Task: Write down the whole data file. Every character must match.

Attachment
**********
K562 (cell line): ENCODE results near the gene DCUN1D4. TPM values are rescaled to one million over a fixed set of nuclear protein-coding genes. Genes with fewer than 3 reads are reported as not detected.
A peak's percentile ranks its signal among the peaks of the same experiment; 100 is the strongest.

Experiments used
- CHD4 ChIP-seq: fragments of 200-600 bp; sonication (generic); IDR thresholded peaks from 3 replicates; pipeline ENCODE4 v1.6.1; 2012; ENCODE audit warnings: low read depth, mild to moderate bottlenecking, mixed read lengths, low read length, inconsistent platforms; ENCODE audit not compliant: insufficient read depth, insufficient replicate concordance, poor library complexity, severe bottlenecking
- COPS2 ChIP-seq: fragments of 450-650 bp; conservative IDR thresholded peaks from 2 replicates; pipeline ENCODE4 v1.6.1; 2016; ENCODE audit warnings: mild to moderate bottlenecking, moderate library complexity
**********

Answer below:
K562 (cell line): ENCODE results near the gene DCUN1D4. TPM values are rescaled to one million over a fixed set of nuclear protein-coding genes. Genes with fewer than 3 reads are reported as not detected.
A peak's percentile ranks its signal among the peaks of the same experiment; 100 is the strongest.

Experiments used
- CHD4 ChIP-seq: fragments of 200-600 bp; sonication (generic); IDR thresholded peaks from 3 replicates; pipeline ENCODE4 v1.6.1; 2012; ENCODE audit warnings: low read depth, mild to moderate bottlenecking, mixed read lengths, low read length, inconsistent platforms; ENCODE audit not compliant: insufficient read depth, insufficient replicate concordance, poor library complexity, severe bottlenecking
- COPS2 ChIP-seq: fragments of 450-650 bp; conservative IDR thresholded peaks from 2 replicates; pipeline ENCODE4 v1.6.1; 2016; ENCODE audit warnings: mild to moderate bottlenecking, moderate library complexity